On January 17, Secretary of State Rex Tillerson laid out the Trump administration’s Syria strategy for the first time at Stanford University’s Hoover Institute. Tillerson’s speech cleared up much of the uncertainty regarding whether the United States would stay in Syria after the defeat of the Islamic State, confirming that the administration would maintain a military presence in the country for the foreseeable future. In addition, he highlighted five key U.S. objectives in Syria: ending the conflict through U.N.-backed negotiations resulting in the removal of Bashar al-Assad from power, completely defeating the Islamic State and al-Qaeda, creating conditions suitable for the return of refugees to Syria, rolling back Iranian influence, and finally securing the Syrian regime’s weapons of mass destruction (WMD).
To the Trump’s administration’s credit, these are admirable goals that are far removed from prior statements by Trump that suggested America would abandon Syria entirely. Nonetheless, much of the administration’s strategy is out of touch with the situation on the ground, and its objectives are far too lofty given the limited means the Trump administration is willing to employ to achieve them.
Since Russia’s intervention into the Syrian conflict in late 2015, the war has shifted from a stalemate between regime and opposition forces to a situation in which the Assad regime controls over half the country, most of the remaining population, and eight out of the ten largest cities. With the regime operating from a position of strength, backed by Russia and Iran, Assad’s removal through negotiations alone is improbable. Key regional actors such as Turkey and Iran have effectively abandoned the U.S.- and U.N.-backed negotiations in Geneva that the Trump administration supports, opting instead for parallel Russian-backed talks in Astana, Kazakhstan and Sochi, Russia. The administration could choose to proceed with the negotiations in Geneva nonetheless, but negotiations that do not seriously engage with the main actors in the conflict are unlikely to actually achieve anything.
On the other hand, the counterterrorism objectives mentioned in the speech are for more achievable, at least with regard to the Islamic State, as the United States has a credible counterterrorism partner on the ground in the form of the multiethnic Syrian Democratic Forces. Defeating al-Qaeda-linked Hayat Tahrir al-Sham would be far more challenging. The group has entrenched itself into rebel-held Idlib province in northern Syria, defeating or co-opting various more mainstream opposition forces. The United States currently lacks viable Syrian partners on the ground to support a fight against the group.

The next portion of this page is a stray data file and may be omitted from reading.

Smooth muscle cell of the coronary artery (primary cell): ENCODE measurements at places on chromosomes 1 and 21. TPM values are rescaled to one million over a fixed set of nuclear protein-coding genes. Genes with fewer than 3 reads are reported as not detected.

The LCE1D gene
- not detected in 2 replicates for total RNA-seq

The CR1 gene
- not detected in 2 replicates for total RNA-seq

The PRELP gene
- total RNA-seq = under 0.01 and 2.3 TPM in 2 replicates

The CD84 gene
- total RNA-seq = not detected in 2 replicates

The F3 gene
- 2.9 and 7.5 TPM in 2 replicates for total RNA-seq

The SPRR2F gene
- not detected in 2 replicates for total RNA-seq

In addition to the conflict itself, the repercussions of the associated refugee crisis are far-reaching, contributing to the rise of right-wing political parties in Europe, furthering political instability in Lebanon, and severely stretching the resources of neighboring countries such as Turkey and Jordan. That is to say nothing of the human cost, as millions of Syrians have abandoned their homes and livelihoods due to indiscriminate bombing and political violence. Creating conditions conducive to the voluntary return of refugees to Syria would reduce instability throughout much of the Middle East.
However, it is not enough to simply secure territory for refugees to return. Syria’s economy has been devastated by years of indiscriminate warfare, amounting to more than $226 billion in lost GDP since 2011. More than a quarter of all housing units and about half of the country’s medical sector have been destroyed or damaged by fighting. Previously uncommon diseases and afflictions, such as Polio and the flesh-eating Leishmaniasis parasite, have spread throughout the country due to poorly maintained or damaged sewage and water systems. To achieve the Trump administration’s goal, the United States would have to bankroll the reconstruction of the country, help create inclusive governance structures across all of Syria, not just the northeast, and ensure safety for returning refugees—the very nation-building that President Trump has refused to support.
The administration’s Syria strategy also calls for ridding Syria of WMDs. The majority of the Assad regime’s WMDs, consisting of chemical weapons such as the highly toxic sarin and VX nerve agents, were destroyed according to an agreement between the United States, Russia, and the regime in 2013. Nonetheless, the regime maintained a small chemical weapons stockpile in secret, as shown by the Khan Sheikhoun sarin attack in April 2017, in which the regime bombed a rebel-held town with sarin, killing scores of civilians. The regime has also begun to regularly use chlorine gas bombs made from chlorine cylinders that were used before the war for industrial purposes; these improvised chemical weapons are a violation of the Chemical Weapons Convention—a treaty that Syria has signed. Securing and destroying the remaining stockpile could prove challenging to the Trump administration as, given its small size, it can be easily hidden in underground bunkers or warehouses. The complete destruction of all chemical weapons in Syria would likely require U.S. military personnel to search regime military facilities from top to bottom all across the country, something that is not feasible given the ongoing conflict.